2019-09-09T12:07:38Z

Setting Up a Flask Application in Visual Studio Code

As a follow up to my Setting Up a Flask Application in PyCharm article, today I'm going to show you how to set up your project with Visual Studio Code (Code, for short), which is a free and open source integrated development environment from Microsoft with great support for Python. Like I did in the previous article, you can see me going through all the required steps to set up an example project in the video below. After the video, I provide a short written summary of the process.

Creating a Project in Visual Studio Code

To open a project for the first time in Code you just use the File|Open menu option and select the top level folder of the project. I've found that sometimes Code does not detect a Python project until you open a file with the .py extension, so if you don't see a Python interpreter displayed in the status bar at the bottom of the Code window, just open a Python file to trigger the Python subsystem to initialize. Note that the official Python plugin for Code needs to be installed beforehand.

The status bar shows the selected Python interpreter for the project. In general I've seen code pick up virtual environments that are in the project folder directly. If your virtualenv is somewhere else, click the Python interpreter section of the status bar and then you will be given the option to select your interpreter.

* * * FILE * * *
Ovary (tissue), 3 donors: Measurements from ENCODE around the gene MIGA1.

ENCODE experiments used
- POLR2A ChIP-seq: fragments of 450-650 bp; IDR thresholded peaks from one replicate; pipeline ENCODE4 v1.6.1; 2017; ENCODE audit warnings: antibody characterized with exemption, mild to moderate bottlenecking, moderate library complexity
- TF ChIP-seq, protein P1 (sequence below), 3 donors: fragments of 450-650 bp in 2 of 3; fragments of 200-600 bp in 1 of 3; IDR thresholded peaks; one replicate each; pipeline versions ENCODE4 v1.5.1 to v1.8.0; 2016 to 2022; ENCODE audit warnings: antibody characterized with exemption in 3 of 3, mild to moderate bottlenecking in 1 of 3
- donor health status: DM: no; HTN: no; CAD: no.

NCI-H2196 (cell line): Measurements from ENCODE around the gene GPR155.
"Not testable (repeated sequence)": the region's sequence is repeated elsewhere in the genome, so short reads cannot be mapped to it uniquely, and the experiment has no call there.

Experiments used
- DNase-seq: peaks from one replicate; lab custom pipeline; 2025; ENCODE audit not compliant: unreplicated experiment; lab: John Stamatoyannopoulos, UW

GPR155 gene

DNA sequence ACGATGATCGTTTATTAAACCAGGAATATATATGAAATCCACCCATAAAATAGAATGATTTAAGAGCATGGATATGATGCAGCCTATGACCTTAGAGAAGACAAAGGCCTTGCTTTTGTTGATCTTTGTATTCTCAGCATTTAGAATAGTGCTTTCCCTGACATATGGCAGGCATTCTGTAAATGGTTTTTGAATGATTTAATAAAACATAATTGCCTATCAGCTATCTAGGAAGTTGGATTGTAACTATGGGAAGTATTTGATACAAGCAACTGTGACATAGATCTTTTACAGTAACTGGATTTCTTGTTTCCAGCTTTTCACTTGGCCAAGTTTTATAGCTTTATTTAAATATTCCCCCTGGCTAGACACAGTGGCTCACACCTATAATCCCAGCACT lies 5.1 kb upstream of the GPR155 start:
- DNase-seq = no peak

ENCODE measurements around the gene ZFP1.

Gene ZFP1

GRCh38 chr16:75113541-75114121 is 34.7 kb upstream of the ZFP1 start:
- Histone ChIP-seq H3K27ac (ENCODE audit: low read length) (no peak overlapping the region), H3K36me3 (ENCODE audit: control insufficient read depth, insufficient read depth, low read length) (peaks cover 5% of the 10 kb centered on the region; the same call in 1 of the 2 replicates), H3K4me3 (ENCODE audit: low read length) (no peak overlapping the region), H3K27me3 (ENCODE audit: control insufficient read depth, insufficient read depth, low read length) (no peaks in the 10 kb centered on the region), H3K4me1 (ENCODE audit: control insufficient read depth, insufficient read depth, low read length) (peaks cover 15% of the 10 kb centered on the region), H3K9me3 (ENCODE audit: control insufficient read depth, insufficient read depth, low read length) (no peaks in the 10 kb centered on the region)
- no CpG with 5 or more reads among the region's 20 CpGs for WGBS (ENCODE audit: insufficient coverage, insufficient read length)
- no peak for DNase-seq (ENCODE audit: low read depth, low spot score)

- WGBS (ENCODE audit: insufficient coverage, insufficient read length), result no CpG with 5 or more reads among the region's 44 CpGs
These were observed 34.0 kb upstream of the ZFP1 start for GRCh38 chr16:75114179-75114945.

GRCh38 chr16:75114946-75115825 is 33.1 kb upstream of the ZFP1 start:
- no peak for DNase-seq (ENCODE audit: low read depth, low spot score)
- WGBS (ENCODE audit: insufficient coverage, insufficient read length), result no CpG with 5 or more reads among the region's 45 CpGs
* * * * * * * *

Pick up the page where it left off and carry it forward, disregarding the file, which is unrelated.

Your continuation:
Adding Run and Debug Configurations

In Code, run configurations for a project are created in the debugger section of the user interface. So click on the little bug icon on the left side, and then on the configuration list drop down next to the green "run" button. Because this is a new project, the configuration list is empty and only has an "Add Configuration" option. Click this option and then you will be prompted to select from a list of project types. Very conveniently Flask is one of the list options, so select that. The Flask configuration will then prompt you for the application location, which must be given exactly as you set it in the FLASK_APP environment variable.